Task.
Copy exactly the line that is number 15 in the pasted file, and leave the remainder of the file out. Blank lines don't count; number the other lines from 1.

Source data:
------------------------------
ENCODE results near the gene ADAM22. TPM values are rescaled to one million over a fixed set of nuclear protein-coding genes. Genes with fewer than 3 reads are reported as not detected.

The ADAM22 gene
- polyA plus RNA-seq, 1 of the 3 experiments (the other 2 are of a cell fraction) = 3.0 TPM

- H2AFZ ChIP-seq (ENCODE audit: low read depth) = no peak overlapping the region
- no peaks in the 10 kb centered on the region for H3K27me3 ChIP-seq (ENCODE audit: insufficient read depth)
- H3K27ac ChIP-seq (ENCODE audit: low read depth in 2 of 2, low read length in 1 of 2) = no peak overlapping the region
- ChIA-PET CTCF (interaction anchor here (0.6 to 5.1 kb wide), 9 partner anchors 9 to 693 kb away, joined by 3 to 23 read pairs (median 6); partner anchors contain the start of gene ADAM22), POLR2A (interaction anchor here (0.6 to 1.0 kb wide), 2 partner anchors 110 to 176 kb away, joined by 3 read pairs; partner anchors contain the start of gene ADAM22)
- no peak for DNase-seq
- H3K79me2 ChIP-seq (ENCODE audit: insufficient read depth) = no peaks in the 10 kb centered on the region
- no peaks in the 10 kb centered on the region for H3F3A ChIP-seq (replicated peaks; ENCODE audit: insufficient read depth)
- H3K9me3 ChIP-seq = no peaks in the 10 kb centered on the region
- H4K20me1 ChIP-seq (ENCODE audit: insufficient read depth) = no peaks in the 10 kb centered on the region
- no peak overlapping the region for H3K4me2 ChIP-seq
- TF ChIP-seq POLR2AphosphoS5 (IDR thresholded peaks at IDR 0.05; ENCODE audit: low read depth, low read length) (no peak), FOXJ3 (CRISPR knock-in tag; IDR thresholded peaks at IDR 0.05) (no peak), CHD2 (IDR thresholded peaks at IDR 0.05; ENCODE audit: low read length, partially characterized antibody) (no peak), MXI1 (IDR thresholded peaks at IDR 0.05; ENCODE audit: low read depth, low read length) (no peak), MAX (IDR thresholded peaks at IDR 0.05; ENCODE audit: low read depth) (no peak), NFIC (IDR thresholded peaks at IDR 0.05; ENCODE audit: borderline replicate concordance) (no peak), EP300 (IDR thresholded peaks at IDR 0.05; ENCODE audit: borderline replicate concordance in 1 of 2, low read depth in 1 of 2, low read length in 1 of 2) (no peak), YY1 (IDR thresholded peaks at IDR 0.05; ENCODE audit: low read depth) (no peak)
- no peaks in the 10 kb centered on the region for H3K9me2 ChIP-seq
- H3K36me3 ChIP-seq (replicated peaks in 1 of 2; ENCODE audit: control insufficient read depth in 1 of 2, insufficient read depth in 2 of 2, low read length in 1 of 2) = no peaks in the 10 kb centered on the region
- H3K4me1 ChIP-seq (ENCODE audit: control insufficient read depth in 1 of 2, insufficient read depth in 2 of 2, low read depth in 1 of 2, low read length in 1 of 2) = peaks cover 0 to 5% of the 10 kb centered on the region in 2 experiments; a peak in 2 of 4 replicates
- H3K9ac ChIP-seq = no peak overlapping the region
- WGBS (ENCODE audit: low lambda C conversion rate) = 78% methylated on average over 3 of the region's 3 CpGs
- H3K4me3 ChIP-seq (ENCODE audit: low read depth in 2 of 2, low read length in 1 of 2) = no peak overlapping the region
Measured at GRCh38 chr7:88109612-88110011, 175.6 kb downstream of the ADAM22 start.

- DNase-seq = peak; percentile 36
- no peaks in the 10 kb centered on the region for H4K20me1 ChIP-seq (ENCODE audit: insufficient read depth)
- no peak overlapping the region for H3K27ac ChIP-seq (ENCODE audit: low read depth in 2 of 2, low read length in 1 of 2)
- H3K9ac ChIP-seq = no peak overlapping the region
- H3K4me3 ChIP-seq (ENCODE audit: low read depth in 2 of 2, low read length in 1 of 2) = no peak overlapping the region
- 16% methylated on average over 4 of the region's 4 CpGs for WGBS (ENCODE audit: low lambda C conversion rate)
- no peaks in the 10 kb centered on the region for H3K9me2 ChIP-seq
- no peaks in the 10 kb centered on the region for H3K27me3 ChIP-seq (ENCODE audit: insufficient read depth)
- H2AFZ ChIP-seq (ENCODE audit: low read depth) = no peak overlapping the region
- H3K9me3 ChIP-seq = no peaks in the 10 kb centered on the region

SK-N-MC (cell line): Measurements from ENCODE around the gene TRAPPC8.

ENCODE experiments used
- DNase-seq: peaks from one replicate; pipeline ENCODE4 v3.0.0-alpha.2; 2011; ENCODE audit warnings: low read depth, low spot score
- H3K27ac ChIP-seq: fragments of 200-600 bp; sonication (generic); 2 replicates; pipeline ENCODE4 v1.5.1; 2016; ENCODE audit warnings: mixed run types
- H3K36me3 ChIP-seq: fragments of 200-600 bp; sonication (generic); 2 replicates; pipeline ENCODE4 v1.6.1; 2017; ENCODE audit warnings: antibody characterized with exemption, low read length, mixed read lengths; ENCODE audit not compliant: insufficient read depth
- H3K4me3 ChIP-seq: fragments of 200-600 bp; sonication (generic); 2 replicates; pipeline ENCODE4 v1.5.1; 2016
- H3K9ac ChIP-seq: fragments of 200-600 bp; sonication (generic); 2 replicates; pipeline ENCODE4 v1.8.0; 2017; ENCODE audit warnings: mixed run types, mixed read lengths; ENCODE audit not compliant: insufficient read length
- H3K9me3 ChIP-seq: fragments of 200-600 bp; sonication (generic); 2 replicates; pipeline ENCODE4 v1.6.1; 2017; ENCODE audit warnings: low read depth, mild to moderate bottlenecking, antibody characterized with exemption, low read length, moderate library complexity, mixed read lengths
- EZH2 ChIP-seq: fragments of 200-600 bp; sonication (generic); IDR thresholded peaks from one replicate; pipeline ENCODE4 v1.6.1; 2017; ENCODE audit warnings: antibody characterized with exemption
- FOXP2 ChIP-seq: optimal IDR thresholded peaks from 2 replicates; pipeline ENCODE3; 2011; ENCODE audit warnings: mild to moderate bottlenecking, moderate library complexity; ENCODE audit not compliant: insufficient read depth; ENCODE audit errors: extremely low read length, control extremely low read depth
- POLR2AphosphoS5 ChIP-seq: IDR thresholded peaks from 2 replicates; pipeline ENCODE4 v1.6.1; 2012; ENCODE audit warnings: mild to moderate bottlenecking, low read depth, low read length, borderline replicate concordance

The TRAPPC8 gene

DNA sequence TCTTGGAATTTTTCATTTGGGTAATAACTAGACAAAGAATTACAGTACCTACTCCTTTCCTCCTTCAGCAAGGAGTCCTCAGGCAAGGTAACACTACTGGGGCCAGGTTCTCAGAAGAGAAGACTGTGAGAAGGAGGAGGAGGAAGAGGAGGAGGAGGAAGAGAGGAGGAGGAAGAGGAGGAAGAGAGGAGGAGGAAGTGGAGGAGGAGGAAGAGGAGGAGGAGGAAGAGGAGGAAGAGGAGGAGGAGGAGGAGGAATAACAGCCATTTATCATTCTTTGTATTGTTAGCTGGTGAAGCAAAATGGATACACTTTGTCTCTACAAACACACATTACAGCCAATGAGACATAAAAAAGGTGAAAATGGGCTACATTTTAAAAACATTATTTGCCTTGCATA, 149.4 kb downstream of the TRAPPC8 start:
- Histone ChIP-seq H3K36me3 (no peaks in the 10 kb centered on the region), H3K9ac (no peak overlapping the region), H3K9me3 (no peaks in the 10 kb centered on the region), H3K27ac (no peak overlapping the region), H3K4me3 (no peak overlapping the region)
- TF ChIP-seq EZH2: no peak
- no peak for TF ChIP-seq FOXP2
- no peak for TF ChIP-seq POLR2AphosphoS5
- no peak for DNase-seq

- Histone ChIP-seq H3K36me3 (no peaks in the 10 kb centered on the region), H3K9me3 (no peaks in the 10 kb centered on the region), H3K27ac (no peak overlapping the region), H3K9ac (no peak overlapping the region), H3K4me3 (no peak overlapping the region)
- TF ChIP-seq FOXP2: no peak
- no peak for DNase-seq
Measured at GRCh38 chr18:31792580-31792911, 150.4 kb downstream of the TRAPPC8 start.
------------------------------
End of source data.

- no peaks in the 10 kb centered on the region for H3K9me2 ChIP-seq